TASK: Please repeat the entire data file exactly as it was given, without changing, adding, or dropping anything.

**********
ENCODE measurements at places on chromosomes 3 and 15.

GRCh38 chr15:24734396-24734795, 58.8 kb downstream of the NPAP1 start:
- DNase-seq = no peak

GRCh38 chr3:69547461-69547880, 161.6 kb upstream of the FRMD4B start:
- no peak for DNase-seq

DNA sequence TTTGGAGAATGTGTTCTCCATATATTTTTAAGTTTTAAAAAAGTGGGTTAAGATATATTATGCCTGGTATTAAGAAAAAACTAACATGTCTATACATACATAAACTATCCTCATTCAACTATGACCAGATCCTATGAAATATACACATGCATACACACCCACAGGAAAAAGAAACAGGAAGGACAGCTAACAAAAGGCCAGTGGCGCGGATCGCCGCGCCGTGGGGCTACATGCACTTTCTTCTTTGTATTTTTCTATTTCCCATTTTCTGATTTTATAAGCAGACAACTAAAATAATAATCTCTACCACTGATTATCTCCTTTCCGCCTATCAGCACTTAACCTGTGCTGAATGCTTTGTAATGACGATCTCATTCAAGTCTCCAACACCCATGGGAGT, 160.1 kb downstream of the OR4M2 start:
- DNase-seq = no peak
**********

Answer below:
ENCODE measurements at places on chromosomes 3 and 15.

GRCh38 chr15:24734396-24734795, 58.8 kb downstream of the NPAP1 start:
- DNase-seq = no peak

GRCh38 chr3:69547461-69547880, 161.6 kb upstream of the FRMD4B start:
- no peak for DNase-seq

DNA sequence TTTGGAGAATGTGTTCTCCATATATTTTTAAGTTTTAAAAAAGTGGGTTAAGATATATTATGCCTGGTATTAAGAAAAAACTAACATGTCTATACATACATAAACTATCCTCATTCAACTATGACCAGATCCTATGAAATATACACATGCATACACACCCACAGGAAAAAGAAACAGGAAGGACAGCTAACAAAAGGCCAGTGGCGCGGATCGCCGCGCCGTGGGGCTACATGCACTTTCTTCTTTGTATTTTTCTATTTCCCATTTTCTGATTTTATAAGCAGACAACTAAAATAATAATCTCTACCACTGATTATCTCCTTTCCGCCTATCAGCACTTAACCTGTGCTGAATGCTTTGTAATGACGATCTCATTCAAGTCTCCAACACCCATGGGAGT, 160.1 kb downstream of the OR4M2 start:
- DNase-seq = no peak